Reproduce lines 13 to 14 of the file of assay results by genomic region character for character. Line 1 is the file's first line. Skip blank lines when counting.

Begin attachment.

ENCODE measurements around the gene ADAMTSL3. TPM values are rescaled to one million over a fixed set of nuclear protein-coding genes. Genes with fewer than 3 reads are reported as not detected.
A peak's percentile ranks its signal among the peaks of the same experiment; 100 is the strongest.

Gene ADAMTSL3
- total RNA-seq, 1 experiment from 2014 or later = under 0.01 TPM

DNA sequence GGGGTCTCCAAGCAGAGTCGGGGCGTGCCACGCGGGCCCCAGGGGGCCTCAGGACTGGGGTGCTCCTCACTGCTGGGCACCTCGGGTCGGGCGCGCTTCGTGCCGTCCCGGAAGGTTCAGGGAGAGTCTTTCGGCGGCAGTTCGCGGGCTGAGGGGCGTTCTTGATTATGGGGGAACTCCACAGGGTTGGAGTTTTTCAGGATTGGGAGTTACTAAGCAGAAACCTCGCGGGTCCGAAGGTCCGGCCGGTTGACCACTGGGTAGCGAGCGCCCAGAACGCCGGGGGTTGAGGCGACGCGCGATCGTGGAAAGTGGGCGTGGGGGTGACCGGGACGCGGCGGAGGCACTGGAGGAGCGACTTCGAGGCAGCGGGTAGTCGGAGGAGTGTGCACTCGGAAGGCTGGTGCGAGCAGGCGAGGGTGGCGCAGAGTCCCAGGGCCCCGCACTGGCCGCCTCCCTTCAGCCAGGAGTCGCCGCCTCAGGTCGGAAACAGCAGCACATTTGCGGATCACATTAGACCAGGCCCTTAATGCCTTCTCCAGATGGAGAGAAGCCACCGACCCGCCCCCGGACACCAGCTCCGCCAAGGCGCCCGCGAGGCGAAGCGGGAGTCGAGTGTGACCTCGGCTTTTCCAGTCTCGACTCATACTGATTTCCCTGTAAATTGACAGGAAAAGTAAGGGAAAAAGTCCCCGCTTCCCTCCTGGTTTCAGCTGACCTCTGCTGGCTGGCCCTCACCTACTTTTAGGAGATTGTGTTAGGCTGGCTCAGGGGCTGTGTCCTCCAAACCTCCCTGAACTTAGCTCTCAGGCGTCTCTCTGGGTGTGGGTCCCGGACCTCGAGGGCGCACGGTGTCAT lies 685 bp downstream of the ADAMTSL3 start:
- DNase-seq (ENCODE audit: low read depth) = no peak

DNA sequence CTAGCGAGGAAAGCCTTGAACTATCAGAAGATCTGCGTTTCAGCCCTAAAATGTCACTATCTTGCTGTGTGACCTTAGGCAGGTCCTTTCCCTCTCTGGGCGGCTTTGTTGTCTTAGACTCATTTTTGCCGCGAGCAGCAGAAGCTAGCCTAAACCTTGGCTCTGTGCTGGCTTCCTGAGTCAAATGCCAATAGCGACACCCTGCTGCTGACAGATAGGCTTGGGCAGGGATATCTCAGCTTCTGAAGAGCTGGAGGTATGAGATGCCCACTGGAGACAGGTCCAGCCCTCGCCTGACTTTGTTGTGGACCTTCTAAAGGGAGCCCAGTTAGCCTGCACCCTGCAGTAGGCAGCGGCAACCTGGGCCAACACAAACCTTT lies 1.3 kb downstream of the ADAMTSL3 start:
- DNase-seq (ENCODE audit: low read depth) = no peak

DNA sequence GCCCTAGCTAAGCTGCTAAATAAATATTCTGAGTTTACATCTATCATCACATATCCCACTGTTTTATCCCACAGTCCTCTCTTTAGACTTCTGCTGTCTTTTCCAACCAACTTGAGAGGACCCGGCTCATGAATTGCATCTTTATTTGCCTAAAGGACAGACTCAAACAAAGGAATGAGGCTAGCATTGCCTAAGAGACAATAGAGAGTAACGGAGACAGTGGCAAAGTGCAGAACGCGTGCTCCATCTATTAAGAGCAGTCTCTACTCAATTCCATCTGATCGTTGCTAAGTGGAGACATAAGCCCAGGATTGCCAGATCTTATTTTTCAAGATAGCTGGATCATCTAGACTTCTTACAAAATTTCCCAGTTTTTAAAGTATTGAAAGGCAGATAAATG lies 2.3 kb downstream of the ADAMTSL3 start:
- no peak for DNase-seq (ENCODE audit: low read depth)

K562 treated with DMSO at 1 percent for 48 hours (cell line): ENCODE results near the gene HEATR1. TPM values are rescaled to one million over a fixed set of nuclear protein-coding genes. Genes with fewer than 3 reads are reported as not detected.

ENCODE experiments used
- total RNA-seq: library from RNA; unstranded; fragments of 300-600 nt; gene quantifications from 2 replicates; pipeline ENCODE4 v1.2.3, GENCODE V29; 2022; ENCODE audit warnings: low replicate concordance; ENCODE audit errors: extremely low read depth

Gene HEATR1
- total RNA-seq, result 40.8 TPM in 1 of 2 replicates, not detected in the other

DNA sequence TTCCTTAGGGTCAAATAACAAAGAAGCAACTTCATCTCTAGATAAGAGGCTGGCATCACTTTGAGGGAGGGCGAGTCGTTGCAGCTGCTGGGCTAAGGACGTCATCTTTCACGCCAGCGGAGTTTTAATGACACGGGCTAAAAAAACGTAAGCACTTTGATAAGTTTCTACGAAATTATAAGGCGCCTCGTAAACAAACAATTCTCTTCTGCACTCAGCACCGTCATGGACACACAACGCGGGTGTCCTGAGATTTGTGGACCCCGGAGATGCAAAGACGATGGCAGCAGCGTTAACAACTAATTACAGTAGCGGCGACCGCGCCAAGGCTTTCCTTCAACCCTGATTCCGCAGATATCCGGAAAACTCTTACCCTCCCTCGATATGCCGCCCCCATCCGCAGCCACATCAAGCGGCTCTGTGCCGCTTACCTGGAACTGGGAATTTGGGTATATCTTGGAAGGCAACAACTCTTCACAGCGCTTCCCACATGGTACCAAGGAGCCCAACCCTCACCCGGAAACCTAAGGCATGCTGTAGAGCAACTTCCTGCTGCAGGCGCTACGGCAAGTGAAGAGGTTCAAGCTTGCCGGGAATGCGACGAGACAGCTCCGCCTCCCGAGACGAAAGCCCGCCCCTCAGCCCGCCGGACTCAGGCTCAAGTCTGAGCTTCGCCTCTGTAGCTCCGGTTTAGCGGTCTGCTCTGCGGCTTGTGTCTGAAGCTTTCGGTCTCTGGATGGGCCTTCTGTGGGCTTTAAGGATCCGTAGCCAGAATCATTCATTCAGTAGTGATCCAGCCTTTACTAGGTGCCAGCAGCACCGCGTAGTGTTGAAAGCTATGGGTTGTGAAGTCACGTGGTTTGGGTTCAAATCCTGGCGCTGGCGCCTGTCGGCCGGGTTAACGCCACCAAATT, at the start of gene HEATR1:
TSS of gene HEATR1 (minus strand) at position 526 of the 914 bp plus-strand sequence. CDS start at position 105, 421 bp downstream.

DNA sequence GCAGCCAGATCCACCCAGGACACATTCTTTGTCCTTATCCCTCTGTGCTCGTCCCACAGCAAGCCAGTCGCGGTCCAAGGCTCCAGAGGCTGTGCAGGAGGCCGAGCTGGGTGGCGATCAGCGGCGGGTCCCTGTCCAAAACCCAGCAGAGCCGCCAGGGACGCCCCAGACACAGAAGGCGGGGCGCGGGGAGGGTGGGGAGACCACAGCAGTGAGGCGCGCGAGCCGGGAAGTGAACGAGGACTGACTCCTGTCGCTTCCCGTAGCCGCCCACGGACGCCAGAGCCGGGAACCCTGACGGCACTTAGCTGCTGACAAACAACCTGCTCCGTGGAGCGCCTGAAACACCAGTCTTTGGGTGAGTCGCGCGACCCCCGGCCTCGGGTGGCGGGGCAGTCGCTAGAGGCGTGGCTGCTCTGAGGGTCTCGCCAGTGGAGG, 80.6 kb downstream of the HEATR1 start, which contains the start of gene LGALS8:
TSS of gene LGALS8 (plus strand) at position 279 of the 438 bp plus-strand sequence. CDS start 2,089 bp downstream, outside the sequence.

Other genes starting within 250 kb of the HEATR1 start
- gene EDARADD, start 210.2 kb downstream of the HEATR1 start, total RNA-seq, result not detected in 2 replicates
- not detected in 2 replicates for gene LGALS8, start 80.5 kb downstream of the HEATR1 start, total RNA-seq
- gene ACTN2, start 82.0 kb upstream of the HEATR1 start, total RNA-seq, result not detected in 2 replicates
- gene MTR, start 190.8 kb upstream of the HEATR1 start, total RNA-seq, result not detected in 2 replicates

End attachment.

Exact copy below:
- total RNA-seq: library from RNA; unstranded; fragments of 300-600 nt; gene quantifications from 2 replicates; pipeline ENCODE4 v1.2.3, GENCODE V29; 2022; ENCODE audit warnings: low replicate concordance; ENCODE audit errors: extremely low read depth

Gene HEATR1